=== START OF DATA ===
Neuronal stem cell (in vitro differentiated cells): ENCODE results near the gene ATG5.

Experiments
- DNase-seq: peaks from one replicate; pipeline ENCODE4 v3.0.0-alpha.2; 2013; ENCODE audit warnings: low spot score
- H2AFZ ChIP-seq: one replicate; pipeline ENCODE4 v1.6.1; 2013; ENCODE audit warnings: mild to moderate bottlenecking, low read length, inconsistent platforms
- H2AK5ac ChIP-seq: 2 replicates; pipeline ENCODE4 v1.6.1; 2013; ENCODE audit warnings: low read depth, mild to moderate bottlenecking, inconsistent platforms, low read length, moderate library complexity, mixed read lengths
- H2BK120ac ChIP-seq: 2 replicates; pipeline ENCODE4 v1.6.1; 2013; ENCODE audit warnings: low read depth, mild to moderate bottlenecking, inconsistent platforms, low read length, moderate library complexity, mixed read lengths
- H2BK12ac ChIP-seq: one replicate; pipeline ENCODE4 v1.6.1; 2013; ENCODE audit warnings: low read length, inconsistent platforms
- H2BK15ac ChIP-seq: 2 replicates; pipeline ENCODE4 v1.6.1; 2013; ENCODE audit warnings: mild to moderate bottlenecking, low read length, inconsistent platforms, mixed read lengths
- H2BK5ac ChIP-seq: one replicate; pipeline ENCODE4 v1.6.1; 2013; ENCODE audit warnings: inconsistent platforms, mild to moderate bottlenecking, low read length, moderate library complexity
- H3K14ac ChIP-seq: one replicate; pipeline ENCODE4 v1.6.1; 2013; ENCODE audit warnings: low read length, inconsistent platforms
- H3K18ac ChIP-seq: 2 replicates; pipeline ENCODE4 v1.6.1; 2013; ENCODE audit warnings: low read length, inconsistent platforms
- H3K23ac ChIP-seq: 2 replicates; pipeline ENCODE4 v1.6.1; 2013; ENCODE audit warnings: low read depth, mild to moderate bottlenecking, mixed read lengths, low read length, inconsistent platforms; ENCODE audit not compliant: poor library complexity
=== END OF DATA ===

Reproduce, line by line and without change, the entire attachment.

Neuronal stem cell (in vitro differentiated cells): ENCODE results near the gene ATG5.

Experiments
- DNase-seq: peaks from one replicate; pipeline ENCODE4 v3.0.0-alpha.2; 2013; ENCODE audit warnings: low spot score
- H2AFZ ChIP-seq: one replicate; pipeline ENCODE4 v1.6.1; 2013; ENCODE audit warnings: mild to moderate bottlenecking, low read length, inconsistent platforms
- H2AK5ac ChIP-seq: 2 replicates; pipeline ENCODE4 v1.6.1; 2013; ENCODE audit warnings: low read depth, mild to moderate bottlenecking, inconsistent platforms, low read length, moderate library complexity, mixed read lengths
- H2BK120ac ChIP-seq: 2 replicates; pipeline ENCODE4 v1.6.1; 2013; ENCODE audit warnings: low read depth, mild to moderate bottlenecking, inconsistent platforms, low read length, moderate library complexity, mixed read lengths
- H2BK12ac ChIP-seq: one replicate; pipeline ENCODE4 v1.6.1; 2013; ENCODE audit warnings: low read length, inconsistent platforms
- H2BK15ac ChIP-seq: 2 replicates; pipeline ENCODE4 v1.6.1; 2013; ENCODE audit warnings: mild to moderate bottlenecking, low read length, inconsistent platforms, mixed read lengths
- H2BK5ac ChIP-seq: one replicate; pipeline ENCODE4 v1.6.1; 2013; ENCODE audit warnings: inconsistent platforms, mild to moderate bottlenecking, low read length, moderate library complexity
- H3K14ac ChIP-seq: one replicate; pipeline ENCODE4 v1.6.1; 2013; ENCODE audit warnings: low read length, inconsistent platforms
- H3K18ac ChIP-seq: 2 replicates; pipeline ENCODE4 v1.6.1; 2013; ENCODE audit warnings: low read length, inconsistent platforms
- H3K23ac ChIP-seq: 2 replicates; pipeline ENCODE4 v1.6.1; 2013; ENCODE audit warnings: low read depth, mild to moderate bottlenecking, mixed read lengths, low read length, inconsistent platforms; ENCODE audit not compliant: poor library complexity